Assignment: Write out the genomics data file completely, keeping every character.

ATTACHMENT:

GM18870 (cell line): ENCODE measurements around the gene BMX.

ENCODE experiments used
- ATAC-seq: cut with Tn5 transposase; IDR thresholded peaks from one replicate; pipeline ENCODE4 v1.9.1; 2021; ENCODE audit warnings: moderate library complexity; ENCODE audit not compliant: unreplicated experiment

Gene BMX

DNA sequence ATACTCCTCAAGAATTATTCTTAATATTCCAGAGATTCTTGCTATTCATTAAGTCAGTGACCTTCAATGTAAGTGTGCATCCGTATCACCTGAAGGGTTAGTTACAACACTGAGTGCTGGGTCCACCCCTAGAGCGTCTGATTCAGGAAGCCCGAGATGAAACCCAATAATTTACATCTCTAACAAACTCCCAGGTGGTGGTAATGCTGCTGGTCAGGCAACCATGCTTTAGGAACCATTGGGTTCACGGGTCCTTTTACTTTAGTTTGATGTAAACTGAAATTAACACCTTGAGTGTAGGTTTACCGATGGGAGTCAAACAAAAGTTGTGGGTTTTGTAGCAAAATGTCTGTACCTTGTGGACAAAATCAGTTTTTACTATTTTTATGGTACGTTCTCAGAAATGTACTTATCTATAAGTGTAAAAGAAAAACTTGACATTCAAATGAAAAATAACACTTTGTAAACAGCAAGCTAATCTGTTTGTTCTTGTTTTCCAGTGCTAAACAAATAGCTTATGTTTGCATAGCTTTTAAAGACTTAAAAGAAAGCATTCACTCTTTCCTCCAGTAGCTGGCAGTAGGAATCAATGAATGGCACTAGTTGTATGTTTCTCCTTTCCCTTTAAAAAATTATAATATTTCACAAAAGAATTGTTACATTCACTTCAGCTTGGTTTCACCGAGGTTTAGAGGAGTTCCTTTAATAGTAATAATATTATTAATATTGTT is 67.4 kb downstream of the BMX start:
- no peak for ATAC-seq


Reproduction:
GM18870 (cell line): ENCODE measurements around the gene BMX.

ENCODE experiments used
- ATAC-seq: cut with Tn5 transposase; IDR thresholded peaks from one replicate; pipeline ENCODE4 v1.9.1; 2021; ENCODE audit warnings: moderate library complexity; ENCODE audit not compliant: unreplicated experiment

Gene BMX

DNA sequence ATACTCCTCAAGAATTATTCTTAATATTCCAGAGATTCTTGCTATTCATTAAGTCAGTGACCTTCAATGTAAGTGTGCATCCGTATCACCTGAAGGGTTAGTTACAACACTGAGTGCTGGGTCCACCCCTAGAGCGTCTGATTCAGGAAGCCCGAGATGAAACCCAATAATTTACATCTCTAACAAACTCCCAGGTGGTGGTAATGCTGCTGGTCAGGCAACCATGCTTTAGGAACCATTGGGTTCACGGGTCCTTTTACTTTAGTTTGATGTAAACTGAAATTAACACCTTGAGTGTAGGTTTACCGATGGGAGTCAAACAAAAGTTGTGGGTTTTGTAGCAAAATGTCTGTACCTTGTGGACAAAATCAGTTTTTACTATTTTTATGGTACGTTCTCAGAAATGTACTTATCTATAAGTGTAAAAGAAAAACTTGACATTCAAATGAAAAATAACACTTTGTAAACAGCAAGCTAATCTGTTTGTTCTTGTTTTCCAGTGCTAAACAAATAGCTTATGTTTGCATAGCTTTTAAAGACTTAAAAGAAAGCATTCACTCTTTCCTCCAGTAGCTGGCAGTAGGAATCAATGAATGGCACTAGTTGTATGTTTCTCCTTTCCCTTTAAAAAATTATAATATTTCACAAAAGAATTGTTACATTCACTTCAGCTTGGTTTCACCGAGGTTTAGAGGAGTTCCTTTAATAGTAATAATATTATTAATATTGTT is 67.4 kb downstream of the BMX start:
- no peak for ATAC-seq